Dodd On Urban Meyer: "I Don't Think He's Done"

Dennis Dodd didn't think Meyer would be Ohio State's head coach in 2019, but he does think he'll coach again – possibly in 2020

Taz and the Moose
December 04, 2018 - 9:18 am

USA Today Images


Urban Meyer will step down as Ohio State football coach, this after going 82-9 in seven seasons, winning a national title and three Big Ten championships, and going 7-0 against Michigan.

He will coach No. 6 Ohio State (12-1) in the Rose Bowl against No. 9 Washington (9-3) on Jan. 1.

“I’m not surprised at all,” national college football writer Dennis Dodd said on Taz & The Moose. “I’ve been saying all season that I didn’t know how it was going to look, but he wasn’t going to be the Ohio State coach in 2019. I guess it’s a little bit surprising it’s happening now, but when else are you going to announce it? You won the Big Ten, you’re going to (the Rose Bowl) – all the hay’s in the barn. For whatever reason, he’s going to call it quits for now. This is his third retirement. Is it going to stick? I don’t know. I think a lot of people think he’ll just be back in 2020 after some time off.”

Meyer, however, has battled health issues in recent years. In October, he acknowledged that he has a brain cyst that causes aggressive headaches.

“That was the reason at Florida twice,” Dodd said of Meyer’s health issues. “Let’s not forget a huge scandal almost chased him out of his job in August. He was suspended for three games. What’s left there? I don't know. . . . He’s a great coach, a fantastic coach – probably second best coach to Nick Saban in the game right now. But after what went on in August, you could sense there was a skirmish between the administration and him. Without saying it, I think he was on a zero-tolerance policy. He embarrassed the school tremendously.”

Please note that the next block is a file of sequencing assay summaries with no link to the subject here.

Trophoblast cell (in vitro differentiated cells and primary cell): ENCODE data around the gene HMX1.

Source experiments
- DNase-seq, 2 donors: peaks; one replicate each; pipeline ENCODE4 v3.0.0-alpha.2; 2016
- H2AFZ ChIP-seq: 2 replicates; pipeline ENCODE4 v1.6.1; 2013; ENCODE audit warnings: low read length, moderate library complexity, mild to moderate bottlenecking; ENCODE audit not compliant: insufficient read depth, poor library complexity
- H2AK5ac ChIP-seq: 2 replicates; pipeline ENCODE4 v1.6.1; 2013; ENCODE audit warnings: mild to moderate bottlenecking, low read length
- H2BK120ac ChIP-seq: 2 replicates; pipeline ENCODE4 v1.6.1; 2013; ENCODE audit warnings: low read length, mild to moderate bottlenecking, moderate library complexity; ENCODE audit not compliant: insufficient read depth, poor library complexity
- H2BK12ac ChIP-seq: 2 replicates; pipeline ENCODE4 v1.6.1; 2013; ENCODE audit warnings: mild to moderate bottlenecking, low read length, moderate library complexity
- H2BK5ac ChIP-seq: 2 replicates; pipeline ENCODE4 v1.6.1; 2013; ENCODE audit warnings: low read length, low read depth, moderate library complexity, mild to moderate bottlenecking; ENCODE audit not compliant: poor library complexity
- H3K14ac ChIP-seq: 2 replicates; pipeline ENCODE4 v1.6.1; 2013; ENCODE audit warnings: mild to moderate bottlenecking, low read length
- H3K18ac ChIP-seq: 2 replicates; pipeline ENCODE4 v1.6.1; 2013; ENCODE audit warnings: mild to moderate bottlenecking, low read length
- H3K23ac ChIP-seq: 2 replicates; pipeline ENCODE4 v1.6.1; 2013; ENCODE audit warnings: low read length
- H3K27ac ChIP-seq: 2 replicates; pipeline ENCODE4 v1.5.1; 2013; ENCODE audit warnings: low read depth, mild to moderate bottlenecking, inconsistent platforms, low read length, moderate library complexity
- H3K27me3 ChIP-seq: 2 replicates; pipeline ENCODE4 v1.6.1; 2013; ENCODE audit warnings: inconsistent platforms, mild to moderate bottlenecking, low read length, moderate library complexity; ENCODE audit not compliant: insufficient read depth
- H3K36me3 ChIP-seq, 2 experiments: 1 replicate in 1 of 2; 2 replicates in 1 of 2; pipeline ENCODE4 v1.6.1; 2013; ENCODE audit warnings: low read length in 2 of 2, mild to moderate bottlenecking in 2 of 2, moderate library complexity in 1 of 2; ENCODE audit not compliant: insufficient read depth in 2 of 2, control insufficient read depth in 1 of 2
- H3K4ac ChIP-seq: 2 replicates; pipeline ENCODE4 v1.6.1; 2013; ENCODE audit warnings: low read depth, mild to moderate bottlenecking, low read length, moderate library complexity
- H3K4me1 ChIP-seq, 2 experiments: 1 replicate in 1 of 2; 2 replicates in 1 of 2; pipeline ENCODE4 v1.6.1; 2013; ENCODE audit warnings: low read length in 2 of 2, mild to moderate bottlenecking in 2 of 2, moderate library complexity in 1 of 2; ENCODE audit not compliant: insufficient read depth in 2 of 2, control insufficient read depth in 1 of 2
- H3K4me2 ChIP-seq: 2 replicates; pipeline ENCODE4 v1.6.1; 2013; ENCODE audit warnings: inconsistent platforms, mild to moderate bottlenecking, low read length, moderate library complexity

Ohio State went 3-0 during Meyer’s suspension but lost 49-20 at Purdue on Oct. 20. The Buckeyes (12-1) won their final five games of the season, finishing No. 6 in the College Football Playoff rankings.

“I just don't think at age 54 he’s done,” Dodd said. “I just saw him a week ago at Ohio State-Michigan, and he looked like the picture of health. He shook my hand. Obviously they won the game, he was happy. But what happened between the Maryland game and the Michigan game? I don’t pretend to be a doctor, and these things come and go. But I’ll tell you this: I don’t think it’s all health, let me put it that way.”

As for Meyer’s legacy, Dodd said it’s complicated.

“It’s a brilliant coach with these issues,” he said. “How many coaches who win conference titles and contend for national championships retire at this age? They don’t. They retire because they’re 70 years old or they’re done with their career. I think this guy is really, really hard to figure out. I’ve known him since Utah, and he’s been a brilliant coach. But everywhere he went, there was drama. He reinvents himself at Ohio State, and his brilliance showed on the field. Again, he’ll probably surface somewhere else. He’s only 54.”

Ryan Day, who coached Ohio State during Meyer’s three-game suspension, has been named the next head coach. Dodd believes the 39-year-old will provide “a steady hand” in the post-Meyer era.

“He really opened a lot of eyes when he was the interim coach for those three games,” Dodd said. “There’s a reason he’s there. Chip Kelly loved him when he had him in the NFL. Urban Meyer loved him and brought him in, and I think that was reflected in the fact that he got this job. I think he’s a rising star in the profession. I’ve said it before: Ohio State football is bigger than any Ohio State football coach. They will continue to be good.”